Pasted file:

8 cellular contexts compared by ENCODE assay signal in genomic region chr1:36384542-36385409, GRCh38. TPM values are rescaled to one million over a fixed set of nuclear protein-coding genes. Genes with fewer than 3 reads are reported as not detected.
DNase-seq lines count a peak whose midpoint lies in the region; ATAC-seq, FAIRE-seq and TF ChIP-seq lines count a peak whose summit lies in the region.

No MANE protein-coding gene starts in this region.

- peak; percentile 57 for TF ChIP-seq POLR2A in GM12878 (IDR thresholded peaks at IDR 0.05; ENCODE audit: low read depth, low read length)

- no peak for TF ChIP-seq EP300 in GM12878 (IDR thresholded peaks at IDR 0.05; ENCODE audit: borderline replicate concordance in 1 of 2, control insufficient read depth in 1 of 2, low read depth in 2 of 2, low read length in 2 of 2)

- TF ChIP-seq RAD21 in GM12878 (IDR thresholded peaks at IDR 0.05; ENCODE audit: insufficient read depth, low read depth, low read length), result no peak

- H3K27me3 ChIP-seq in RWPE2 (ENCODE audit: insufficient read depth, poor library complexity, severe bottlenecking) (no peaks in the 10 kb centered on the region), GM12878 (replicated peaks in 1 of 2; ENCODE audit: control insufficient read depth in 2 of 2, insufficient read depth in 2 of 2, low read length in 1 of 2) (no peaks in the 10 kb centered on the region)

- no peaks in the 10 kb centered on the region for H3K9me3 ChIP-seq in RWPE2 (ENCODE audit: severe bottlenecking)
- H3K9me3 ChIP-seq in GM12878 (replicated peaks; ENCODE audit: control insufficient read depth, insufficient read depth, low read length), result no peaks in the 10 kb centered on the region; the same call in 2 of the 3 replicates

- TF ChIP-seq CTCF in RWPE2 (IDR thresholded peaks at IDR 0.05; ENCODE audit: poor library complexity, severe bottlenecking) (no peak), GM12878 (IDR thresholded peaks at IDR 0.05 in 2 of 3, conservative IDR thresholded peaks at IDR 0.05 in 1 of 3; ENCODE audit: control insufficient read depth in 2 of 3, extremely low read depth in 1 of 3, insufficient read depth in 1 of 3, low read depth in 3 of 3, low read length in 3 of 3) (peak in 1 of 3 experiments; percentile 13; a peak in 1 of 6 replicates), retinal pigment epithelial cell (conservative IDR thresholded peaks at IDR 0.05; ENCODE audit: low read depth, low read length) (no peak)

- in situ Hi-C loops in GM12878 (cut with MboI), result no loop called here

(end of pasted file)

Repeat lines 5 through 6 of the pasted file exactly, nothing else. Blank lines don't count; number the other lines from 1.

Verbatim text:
- no peak for TF ChIP-seq EP300 in GM12878 (IDR thresholded peaks at IDR 0.05; ENCODE audit: borderline replicate concordance in 1 of 2, control insufficient read depth in 1 of 2, low read depth in 2 of 2, low read length in 2 of 2)

- TF ChIP-seq RAD21 in GM12878 (IDR thresholded peaks at IDR 0.05; ENCODE audit: insufficient read depth, low read depth, low read length), result no peak